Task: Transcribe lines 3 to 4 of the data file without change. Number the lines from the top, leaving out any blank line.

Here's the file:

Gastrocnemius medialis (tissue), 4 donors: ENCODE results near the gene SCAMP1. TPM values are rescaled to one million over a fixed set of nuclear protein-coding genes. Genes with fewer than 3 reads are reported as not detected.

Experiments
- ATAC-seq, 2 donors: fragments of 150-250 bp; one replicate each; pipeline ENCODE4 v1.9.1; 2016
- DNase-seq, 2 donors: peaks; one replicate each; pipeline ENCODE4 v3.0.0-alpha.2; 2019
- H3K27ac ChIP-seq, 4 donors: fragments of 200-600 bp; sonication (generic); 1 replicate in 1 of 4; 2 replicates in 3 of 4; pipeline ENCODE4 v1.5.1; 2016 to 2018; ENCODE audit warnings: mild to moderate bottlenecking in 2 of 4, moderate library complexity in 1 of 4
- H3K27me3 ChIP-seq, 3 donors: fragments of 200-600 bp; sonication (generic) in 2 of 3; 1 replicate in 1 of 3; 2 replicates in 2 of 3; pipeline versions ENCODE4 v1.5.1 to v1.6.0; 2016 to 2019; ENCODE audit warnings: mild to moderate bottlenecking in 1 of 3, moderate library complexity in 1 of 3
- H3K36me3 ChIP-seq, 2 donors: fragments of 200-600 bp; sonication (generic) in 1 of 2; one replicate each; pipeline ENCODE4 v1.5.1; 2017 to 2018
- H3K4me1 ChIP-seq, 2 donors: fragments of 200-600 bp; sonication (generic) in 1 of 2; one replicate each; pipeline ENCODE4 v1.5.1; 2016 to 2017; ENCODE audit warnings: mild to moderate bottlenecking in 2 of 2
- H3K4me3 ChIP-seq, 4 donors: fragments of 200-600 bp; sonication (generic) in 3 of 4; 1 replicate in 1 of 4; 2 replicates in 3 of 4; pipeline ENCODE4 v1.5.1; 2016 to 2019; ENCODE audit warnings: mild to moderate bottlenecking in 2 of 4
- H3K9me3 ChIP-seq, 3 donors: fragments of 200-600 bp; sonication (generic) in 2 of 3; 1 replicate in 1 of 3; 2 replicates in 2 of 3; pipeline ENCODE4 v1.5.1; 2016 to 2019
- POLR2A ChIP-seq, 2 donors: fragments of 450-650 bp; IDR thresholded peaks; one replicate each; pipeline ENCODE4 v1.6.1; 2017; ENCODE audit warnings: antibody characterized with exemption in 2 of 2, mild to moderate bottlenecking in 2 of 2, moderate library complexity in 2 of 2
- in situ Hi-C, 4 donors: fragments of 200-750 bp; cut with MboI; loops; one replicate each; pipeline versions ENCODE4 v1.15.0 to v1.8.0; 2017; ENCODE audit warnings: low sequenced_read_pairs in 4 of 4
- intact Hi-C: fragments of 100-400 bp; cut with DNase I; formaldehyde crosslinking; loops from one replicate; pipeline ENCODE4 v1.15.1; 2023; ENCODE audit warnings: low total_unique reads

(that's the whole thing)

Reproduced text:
- ATAC-seq, 2 donors: fragments of 150-250 bp; one replicate each; pipeline ENCODE4 v1.9.1; 2016
- DNase-seq, 2 donors: peaks; one replicate each; pipeline ENCODE4 v3.0.0-alpha.2; 2019